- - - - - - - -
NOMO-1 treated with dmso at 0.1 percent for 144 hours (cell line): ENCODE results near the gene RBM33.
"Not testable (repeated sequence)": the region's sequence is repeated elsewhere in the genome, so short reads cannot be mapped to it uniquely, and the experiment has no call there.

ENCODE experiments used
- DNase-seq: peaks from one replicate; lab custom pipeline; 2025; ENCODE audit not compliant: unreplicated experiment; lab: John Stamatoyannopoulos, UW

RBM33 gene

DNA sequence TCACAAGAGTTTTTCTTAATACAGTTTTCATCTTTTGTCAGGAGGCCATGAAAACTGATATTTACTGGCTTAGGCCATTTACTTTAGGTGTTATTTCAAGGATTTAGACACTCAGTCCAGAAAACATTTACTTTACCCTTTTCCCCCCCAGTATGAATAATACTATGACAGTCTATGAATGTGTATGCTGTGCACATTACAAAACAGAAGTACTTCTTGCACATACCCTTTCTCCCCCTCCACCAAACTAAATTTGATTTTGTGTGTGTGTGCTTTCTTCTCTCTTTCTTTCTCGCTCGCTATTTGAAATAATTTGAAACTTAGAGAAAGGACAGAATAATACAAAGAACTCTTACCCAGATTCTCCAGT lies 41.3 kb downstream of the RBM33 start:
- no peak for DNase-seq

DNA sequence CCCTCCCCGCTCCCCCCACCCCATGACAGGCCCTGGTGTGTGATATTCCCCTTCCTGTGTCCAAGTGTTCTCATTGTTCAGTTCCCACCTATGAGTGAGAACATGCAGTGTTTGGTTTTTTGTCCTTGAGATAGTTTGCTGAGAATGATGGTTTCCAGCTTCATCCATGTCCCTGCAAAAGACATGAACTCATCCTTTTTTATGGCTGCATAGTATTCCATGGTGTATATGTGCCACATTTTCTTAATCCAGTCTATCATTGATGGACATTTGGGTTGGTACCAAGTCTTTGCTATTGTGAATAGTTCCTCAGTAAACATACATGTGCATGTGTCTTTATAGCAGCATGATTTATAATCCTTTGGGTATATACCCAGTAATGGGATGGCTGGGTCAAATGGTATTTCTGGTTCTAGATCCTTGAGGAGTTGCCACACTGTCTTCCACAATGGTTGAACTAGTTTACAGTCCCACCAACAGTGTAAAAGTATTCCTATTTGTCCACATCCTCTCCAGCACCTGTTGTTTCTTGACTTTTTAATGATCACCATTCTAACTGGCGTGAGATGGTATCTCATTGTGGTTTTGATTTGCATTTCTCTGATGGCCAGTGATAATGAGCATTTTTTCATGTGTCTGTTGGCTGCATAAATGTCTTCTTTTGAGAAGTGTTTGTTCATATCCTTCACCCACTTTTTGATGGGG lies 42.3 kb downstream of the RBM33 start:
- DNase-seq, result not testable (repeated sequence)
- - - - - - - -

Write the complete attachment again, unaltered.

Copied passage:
NOMO-1 treated with dmso at 0.1 percent for 144 hours (cell line): ENCODE results near the gene RBM33.
"Not testable (repeated sequence)": the region's sequence is repeated elsewhere in the genome, so short reads cannot be mapped to it uniquely, and the experiment has no call there.

ENCODE experiments used
- DNase-seq: peaks from one replicate; lab custom pipeline; 2025; ENCODE audit not compliant: unreplicated experiment; lab: John Stamatoyannopoulos, UW

RBM33 gene

DNA sequence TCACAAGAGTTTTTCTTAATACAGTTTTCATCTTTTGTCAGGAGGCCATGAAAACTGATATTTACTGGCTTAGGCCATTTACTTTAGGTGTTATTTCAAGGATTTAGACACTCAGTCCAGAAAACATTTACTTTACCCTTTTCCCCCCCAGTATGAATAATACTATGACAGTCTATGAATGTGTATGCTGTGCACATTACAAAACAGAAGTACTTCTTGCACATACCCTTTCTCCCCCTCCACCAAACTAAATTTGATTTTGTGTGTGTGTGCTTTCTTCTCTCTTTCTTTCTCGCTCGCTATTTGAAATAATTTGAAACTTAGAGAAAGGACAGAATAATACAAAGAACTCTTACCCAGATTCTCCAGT lies 41.3 kb downstream of the RBM33 start:
- no peak for DNase-seq

DNA sequence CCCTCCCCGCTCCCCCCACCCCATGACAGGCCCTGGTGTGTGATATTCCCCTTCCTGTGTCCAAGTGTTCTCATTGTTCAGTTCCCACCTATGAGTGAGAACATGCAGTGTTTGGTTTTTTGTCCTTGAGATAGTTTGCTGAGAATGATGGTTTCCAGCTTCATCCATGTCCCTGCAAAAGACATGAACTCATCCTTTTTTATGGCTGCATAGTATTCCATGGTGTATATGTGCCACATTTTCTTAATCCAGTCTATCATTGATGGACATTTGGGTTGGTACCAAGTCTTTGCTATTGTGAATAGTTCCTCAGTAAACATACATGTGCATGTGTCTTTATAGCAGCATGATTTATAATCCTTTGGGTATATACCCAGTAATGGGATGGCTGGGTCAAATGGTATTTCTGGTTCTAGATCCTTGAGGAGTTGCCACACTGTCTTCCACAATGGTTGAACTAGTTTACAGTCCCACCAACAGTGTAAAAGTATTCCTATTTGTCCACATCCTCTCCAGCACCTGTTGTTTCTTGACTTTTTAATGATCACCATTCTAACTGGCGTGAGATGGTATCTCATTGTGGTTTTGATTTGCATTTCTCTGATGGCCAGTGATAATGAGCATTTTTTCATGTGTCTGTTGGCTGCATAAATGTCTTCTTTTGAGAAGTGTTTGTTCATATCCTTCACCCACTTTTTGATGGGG lies 42.3 kb downstream of the RBM33 start:
- DNase-seq, result not testable (repeated sequence)